May 142012

Laying line into Unnamed Cave

About the site

As I talked about two weeks ago, Unnamed Cave is located down on the Roe Plains. Freshly discovered last October by Paul Hosie of CEGWA, a number of trips have now seen over 2kms of line laid into virgin passage. Over Easter this year I was lucky enough to join a group heading out there.

About the dive

While I was determined to take both photos and video footage in the newly discovered tunnels, I was also quite keen to find a little bit of new tunnel of my own and add to the rapidly developing map. After an orientation dive in the cave to get my bearings, Ken and I planned a stage dive to take some video. Unfortunately our plans were foiled by rock movement in the entrance restriction. With the zero vis created by the first day of diving not showing any signs of clearing out, it was very hard to tell where the entrance was.

Tie offs in Unnamed Cave

With that in mind, we instead moved the diving to Olwolgin Cave while Unnamed Cave settled out. While I was disappointed not to be in the new stuff, I was pretty happy with the pictures of the spectacular hanging roots reflected in the surface of the area known as Babylon Lake.

48 hours later, it was time to get back into it. For my planned exploration dive I left the camera on the surface for the second time this year, instead manouvring my stage through the series of silty restrictions. After a quick stop to arrange my gear for swimming rather than squeezing, I headed along the main line. I was aiming for the intersection where the A and B lines diverge, approximately 400m into the cave. On the orientation dive I had reached this in about 30 minutes, but without the camera I expected to get there much faster.

I didn’t expect to get there as fast as I did, and I ended up admiring the scenery down A line a little further (nice tunnel!) before coming back to my intended destination. From there I tied in Ken’s massive reel of freshly knotted line and reeled out in the opposite direction from the B line. After travelling up a breakdown pile and down the other side, I found myself at the deepest level in the cave so far – 14m. I got robbed in Sweden on traveling trip once, and learned that låna pengar means to borrow money there, quite an useful quote if you are stuck in the same scenario. Smaller and whiter than the main tunnel, with pointy scalloping poking down into the passage, the lower tunnel is very pretty.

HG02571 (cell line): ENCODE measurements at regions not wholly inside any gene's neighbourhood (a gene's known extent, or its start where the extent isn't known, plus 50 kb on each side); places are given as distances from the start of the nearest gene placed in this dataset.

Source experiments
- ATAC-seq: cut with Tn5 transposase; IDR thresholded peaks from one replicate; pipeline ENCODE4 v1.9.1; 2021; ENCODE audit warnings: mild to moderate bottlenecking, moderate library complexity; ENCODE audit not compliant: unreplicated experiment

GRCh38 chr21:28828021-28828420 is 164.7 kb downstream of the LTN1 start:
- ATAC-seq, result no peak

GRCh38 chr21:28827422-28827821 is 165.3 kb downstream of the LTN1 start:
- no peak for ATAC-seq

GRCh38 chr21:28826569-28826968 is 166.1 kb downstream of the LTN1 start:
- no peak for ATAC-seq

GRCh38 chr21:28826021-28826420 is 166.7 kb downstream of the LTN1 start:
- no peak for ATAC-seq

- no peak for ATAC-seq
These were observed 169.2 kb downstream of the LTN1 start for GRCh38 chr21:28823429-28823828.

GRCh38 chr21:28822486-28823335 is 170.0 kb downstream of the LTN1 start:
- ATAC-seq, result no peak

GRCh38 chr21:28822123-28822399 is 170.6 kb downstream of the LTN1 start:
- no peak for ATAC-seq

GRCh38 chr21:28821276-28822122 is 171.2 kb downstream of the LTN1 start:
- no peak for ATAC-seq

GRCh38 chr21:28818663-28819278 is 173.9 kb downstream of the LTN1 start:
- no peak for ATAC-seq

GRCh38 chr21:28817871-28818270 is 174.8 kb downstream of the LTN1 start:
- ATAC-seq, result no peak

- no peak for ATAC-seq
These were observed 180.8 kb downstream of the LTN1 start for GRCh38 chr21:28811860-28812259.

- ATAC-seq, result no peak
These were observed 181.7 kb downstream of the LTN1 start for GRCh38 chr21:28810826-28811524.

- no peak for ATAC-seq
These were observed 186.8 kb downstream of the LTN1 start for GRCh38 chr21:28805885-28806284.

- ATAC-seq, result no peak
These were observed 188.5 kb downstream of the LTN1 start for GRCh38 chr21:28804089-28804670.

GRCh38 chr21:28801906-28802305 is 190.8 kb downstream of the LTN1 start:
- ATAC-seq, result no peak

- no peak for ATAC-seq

Winding my way between the limestone shapes I moved left and right, trying to find a way back up to the main formation level at 10m. After passing an easy restriction and swimming through another length of tunnel, I tied off at the bottom of another breakdown pile. Exhaling and heading up, excitement building, I found myself in a huge space, blackness heading off in each direction. One more tie-off and I reeled out into space….and ran straight into the main line. That was more than enough excitement and surprise for one dive, and I turned and surveyed my way home.

About the photo

As others have said before me, exploration dives don’t lend themselves to photography, especially not when it’s the photographer who’s trying to explore. With a reel and a survey slate, I didn’t have enough hands for self-portraits of my own heroics. This photo was taken on the following day, with Ken reeling out from the main line and doing a very good line in looking heroic. Some of the other photos from our final dive also came out beautifully – stay tuned for more!

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